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M&A – lessons from failure

Tim Johns | 24th October 2017

The majority of M&A, it seems, end in failure. They simply don’t produce the expected results, destroying rather than creating value. And yet every year companies continue down the path with their eyes wide shut. Books have been written and lectures given but still lessons are seemingly ignored. Sometimes it is because M&A was simply the wrong strategic option, or perhaps because the task was greater than the resources available. But many of the failures are the result of a specific issue: not enough attention had been given to people and culture.

Even allowing for the growth of robots and AI, the fact is that a business is its people. And yet when preparing for a potential, M&A few organisations will look at the cultural fit. Due diligence tends to cover physical assets, intellectual property, processes, systems, and financial assets and liabilities, and rarely, if ever, cover people issues. And this is where the problem starts. M&A starts with the logic of the market analysis, and integration planning is about preparing to take control. Cultural issues start on the backfoot and often aren’t considered until way down the line, by which time the planning has taken on a life of its own. So here are a few lessons from observing failure.

Putting employees last

M&A is usually led by finance and strategic marketeers. Their spreadsheets are made up of numbers which illustrate competitive advantages, synergies, benchmark data, and financial analysis. Their numbers always seem to lead to a situation of overwhelming logic for a deal. All that has to happen is to integrate the two organisations and realise the synergies. Their focus is on rightsizing to benchmarks. It is integrating by numbers for numbers. This phase is what’s called the heavy lifting. The number-focused M&A specialists see this as the key part of the role (and they are, of course, highly incentivised to hit the numbers). They cut, impose, integrate, close, right-size, and take control of operations and process. I’ve even heard people say that they’ll do the heavy lifting first and then do the softer culture second. And they then want to know why that didn’t work.

Communicating through numbers

Many people have written about the need for communicating through stories and numbers. Data and numbers are not motivating. Vision and stories are. And yet too many M&A corporate narratives are still dominated by numbers: market share, growth opportunities, EBITDA. Apart from the highly incentivised executives, no-one gets out of bed wanting to increase shareholder value. And yet the M&A people still can’t use normal images and words to communicate. M&A is really about transformation not imposition. And transformation requires visible leadership, engagement, listening and telling the vision on a daily basis.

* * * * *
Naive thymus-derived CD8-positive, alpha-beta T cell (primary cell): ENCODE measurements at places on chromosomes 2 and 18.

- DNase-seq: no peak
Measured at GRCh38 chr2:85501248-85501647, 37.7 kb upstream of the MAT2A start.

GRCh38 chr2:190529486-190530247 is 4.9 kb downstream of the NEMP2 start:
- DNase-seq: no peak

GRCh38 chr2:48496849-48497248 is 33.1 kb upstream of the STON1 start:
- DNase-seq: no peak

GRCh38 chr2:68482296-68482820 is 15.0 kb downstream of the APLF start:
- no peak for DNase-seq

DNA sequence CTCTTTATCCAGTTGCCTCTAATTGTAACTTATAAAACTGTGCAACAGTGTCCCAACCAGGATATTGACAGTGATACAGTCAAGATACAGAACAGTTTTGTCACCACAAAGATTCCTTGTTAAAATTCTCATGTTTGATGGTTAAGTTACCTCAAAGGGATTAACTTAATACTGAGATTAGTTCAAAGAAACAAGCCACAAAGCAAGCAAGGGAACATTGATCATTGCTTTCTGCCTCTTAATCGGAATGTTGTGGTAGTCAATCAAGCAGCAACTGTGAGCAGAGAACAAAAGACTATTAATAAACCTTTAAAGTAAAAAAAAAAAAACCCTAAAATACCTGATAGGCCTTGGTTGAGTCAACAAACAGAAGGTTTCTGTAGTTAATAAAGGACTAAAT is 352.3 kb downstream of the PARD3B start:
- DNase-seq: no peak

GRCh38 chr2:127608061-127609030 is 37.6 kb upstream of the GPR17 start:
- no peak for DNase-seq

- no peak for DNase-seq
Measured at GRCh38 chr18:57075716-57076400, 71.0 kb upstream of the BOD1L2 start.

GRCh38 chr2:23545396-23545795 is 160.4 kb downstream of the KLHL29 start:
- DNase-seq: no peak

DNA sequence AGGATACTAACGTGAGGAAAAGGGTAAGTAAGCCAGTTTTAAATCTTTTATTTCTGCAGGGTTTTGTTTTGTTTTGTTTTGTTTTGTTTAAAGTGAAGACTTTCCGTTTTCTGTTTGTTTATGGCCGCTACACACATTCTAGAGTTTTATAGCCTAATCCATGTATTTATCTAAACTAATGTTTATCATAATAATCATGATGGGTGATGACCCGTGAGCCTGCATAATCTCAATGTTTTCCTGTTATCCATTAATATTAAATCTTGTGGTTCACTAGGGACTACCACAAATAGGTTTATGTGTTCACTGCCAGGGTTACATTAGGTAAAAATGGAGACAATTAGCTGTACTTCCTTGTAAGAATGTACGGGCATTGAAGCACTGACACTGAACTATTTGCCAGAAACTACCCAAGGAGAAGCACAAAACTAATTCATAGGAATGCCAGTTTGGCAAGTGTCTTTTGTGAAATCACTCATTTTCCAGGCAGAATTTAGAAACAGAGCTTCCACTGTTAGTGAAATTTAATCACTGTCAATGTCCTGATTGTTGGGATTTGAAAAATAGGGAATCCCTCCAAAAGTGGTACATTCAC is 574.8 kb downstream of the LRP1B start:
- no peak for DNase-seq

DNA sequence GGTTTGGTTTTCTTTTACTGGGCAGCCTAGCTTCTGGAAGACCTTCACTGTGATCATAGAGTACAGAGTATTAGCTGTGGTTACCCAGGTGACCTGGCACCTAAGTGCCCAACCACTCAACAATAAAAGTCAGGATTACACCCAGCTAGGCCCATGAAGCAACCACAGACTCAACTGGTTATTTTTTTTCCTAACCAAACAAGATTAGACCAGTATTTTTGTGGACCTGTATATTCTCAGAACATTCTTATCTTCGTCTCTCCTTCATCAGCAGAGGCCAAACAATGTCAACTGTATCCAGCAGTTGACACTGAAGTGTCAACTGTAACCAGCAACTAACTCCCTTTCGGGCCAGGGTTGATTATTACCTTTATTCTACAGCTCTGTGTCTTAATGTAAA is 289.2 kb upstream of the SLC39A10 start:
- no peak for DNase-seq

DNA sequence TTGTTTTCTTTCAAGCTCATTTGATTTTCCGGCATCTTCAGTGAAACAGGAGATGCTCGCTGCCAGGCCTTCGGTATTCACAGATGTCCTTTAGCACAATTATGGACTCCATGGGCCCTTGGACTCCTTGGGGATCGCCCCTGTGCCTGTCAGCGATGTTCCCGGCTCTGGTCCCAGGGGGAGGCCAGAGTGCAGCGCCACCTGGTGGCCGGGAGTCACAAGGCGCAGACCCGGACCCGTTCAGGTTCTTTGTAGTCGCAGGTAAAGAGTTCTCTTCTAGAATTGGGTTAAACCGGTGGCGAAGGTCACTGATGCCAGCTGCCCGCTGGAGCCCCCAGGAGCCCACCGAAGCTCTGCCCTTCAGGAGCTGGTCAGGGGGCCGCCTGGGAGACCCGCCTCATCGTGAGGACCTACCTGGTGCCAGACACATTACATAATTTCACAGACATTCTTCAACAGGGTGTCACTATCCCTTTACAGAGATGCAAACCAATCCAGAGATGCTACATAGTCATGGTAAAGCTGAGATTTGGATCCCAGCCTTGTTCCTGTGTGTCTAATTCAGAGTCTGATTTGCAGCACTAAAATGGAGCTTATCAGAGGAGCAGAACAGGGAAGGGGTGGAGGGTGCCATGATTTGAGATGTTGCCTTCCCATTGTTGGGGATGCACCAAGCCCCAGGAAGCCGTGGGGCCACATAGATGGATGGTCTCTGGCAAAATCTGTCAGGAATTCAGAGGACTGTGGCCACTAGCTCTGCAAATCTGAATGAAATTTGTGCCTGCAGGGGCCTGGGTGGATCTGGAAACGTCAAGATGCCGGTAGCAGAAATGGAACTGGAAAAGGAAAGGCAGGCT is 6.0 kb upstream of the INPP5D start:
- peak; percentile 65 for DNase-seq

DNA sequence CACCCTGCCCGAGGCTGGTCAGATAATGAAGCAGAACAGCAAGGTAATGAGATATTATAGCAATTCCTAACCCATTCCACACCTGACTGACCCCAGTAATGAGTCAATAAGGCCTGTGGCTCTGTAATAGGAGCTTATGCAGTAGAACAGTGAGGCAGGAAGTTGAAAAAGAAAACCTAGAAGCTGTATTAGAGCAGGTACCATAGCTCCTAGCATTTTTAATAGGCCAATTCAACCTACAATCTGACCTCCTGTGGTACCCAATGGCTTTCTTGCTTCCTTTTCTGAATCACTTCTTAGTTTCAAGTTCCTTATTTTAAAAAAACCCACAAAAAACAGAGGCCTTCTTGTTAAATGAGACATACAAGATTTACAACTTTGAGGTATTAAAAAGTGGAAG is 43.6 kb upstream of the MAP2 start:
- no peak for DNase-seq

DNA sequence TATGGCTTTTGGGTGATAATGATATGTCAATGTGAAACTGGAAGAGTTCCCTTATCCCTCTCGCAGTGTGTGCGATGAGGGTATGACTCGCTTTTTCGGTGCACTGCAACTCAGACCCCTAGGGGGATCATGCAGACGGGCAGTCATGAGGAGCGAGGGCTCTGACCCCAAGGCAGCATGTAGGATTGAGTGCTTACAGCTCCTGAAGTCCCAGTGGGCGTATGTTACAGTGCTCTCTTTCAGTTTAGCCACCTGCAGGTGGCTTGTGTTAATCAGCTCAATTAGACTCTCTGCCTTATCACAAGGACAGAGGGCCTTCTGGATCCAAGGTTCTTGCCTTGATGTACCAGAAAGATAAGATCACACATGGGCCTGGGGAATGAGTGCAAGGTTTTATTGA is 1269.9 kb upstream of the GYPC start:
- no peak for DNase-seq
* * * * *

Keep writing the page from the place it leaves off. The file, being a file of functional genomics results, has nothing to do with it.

Our values are your values

Despite the fact that M&A is about two organisations coming together, many still think that 1+1=1. In other words, the bigger of the two thinks that as they already have a vision, purpose, values, and a set of behaviours, then these are the ones that are going to work in the new, bigger, entity. This is a huge mistake. When two become one, each brings a unique set of cultural and behavioural norms. They each have a heritage and a back story that has made them who they are. Imposing a new cultural outlook never works. The new employees become the objects of change and have attitudes imposed upon them. The best takeovers are those where there is significant investment in understanding the two cultures and creating opportunities for employee on both sides to work towards building a culture based on the best of both.

Not invented here syndrome

Whenever two people get together a hierarchy is established and the fact is that in most M&A there is always a dominant partner. Mistakes happen when the ascendant company assumes that because they are taking over someone else then they must be the better organisation: better at planning, marketing, operations, financial accounting, etc, and have the better systems and processes. This blinkered attitude often leads to huge errors as they impose their less effective systems rather than recognise how much they can learn. A bit more humility rather than arrogance can go a long way.

There are many more examples of failure and much that we can learn. And so it is important that planning for success starts early and focuses on intangibles like culture and sees people as physical assets. Good practice includes stakeholder mapping, engagement surveys and Pulse checks, and having open two-way communication channels. After all, employees today are part of the most sophisticated users of technology the world has ever known. They don’t leave these skills at home when they go to work. They are creating and sharing content with people they trust in their private lives and that is how they expect to be treated at work. Success comes from including all employees, building new purpose and visions together, and co-creating a distinct culture that expresses the new entity.

When we create partnerships in our private lives we don’t start with practical issues like assets, houses, money and domestic arrangements. We get together and coalesce around shared values and interests, and it is emotions that bring and keep us together. And so if more people approached M&A integration as if it were a marriage perhaps the success rate might be higher. As Charles Dickens put it in David Copperfield: “There can be no disparity in marriage like unsuitability of mind and purpose.”

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